Microbial and mold growth is dependant on the food source, moisture and the environment. It may not be the amount of preservatives in the Arnold bread that is affecting the mold growth but the amount of water used when making it. Perhaps the amount of water in the other two breads is greater than that of the Arnold bread and that is what triggered sporulation.

Danielle, I think you are on to something. There are a lot of things that could affect when the bread molds in addition to the preservatives present in the bread.

Lisa, I am not sure whether your test really addresses your question of "Which bread is the healthiest?" I think looking at the ingredients would be a better test for that question. You only really addressed the question of which bread molds the fastest, which is interesting and would certainly contribute to my choice of bread, but maybe not in the direction you are hoping. I know you know about how to test scientific hypotheses (since we learned the same place!), so I am not sure why you went with this as a test of healthiness. I love your blog though and think it is a wonderfully worthwhile endeavor!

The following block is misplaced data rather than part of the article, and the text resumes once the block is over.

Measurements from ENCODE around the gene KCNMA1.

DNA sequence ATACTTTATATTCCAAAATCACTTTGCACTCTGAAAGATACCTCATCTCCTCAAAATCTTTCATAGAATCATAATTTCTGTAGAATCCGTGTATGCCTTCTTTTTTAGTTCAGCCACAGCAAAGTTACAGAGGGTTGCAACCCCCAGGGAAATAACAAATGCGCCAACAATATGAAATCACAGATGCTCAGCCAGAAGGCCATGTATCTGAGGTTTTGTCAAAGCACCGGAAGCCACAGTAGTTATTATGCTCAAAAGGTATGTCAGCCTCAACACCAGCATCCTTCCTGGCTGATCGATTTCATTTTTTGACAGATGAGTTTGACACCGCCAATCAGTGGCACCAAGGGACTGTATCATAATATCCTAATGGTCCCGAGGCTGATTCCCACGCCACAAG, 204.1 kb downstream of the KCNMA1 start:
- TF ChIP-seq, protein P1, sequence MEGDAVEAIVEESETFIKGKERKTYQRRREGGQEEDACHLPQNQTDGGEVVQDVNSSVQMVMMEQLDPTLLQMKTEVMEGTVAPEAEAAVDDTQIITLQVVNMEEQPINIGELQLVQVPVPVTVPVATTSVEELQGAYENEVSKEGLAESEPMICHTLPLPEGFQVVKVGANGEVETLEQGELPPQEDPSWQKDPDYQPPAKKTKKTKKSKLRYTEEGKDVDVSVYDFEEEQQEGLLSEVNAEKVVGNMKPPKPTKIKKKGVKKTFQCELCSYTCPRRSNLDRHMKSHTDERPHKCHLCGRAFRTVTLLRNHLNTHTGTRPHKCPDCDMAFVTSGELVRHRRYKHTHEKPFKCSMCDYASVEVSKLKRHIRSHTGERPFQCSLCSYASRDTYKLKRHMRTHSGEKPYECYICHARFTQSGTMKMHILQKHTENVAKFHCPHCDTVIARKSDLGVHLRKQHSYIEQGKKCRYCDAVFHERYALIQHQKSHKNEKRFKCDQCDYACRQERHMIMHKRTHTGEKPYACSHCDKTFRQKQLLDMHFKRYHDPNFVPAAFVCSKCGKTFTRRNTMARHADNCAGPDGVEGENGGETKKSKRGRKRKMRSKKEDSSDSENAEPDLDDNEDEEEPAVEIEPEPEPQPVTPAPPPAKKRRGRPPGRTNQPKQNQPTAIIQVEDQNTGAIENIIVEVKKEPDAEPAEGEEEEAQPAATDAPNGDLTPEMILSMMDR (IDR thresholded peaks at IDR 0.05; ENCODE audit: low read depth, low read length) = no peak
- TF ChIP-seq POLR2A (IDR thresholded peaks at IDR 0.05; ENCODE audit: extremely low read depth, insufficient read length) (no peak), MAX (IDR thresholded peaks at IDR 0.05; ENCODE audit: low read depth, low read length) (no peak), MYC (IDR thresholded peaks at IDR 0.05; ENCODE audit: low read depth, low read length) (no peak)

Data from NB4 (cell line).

@Shanna - hey, girl! My assumption - which I realize now is not explicit - is that the more microbes that exist - the healthier the food. As you know, we have gut microbes that interact with food microbes and a LACK of food microbes has been attributed to an inability to digest food.

I guess what I am really testing here is "Will microbes eat it?" and that is not necessarily a test for healthiness. It is more an attribute that can contribute to healthiness. Interesting, though, isn't it?